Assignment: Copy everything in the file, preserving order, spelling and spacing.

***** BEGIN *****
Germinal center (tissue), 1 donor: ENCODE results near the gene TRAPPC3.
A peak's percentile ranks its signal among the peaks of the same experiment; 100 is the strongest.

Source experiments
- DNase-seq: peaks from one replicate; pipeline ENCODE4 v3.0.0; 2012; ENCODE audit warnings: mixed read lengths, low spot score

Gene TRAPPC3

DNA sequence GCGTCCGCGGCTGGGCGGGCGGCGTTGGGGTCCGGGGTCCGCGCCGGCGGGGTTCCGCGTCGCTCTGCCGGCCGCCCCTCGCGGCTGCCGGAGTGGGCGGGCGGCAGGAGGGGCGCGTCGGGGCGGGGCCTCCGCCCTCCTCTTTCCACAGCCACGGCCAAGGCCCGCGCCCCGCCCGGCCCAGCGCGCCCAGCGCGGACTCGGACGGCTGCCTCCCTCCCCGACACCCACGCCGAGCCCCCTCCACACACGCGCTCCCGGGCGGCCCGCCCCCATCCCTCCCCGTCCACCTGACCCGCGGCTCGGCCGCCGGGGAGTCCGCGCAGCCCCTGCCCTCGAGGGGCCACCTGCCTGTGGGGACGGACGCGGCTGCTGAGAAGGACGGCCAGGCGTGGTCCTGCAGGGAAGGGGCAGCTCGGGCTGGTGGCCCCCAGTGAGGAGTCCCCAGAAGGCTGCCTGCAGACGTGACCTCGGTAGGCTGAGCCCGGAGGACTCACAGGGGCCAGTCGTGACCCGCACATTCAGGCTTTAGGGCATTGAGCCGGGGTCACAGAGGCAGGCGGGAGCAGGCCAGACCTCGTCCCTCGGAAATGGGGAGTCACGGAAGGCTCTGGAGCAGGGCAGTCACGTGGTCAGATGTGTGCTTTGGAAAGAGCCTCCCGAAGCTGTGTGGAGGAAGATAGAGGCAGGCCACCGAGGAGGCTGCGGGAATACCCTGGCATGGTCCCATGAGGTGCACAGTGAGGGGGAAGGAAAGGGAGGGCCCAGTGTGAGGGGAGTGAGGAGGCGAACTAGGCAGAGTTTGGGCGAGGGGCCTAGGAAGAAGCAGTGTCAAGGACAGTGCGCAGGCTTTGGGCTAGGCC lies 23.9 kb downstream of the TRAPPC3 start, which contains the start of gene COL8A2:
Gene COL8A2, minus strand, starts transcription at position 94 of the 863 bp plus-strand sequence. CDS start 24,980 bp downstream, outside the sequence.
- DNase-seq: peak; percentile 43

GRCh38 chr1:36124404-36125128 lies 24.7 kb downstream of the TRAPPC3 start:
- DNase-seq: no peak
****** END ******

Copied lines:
Germinal center (tissue), 1 donor: ENCODE results near the gene TRAPPC3.
A peak's percentile ranks its signal among the peaks of the same experiment; 100 is the strongest.

Source experiments
- DNase-seq: peaks from one replicate; pipeline ENCODE4 v3.0.0; 2012; ENCODE audit warnings: mixed read lengths, low spot score

Gene TRAPPC3

DNA sequence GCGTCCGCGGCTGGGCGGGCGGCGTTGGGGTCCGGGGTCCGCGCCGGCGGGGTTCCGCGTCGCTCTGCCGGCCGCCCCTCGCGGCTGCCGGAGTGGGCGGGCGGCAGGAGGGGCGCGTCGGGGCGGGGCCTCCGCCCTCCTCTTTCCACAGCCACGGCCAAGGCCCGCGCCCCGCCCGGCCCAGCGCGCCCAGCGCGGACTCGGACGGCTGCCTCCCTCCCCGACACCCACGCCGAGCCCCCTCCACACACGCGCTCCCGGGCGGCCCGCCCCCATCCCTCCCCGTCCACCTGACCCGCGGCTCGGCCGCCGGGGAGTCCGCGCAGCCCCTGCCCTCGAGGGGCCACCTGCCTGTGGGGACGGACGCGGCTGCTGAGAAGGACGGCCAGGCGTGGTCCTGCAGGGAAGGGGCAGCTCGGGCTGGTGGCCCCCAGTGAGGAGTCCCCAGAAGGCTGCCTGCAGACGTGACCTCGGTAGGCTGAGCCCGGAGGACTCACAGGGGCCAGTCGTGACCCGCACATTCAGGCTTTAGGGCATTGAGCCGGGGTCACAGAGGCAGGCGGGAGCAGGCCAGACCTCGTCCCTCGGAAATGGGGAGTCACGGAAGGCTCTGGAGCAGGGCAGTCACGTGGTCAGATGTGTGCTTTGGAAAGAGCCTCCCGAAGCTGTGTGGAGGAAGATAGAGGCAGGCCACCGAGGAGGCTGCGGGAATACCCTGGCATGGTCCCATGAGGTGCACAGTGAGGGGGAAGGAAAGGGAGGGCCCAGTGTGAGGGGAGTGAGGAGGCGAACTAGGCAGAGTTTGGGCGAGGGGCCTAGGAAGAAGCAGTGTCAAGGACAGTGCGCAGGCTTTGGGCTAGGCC lies 23.9 kb downstream of the TRAPPC3 start, which contains the start of gene COL8A2:
Gene COL8A2, minus strand, starts transcription at position 94 of the 863 bp plus-strand sequence. CDS start 24,980 bp downstream, outside the sequence.
- DNase-seq: peak; percentile 43

GRCh38 chr1:36124404-36125128 lies 24.7 kb downstream of the TRAPPC3 start:
- DNase-seq: no peak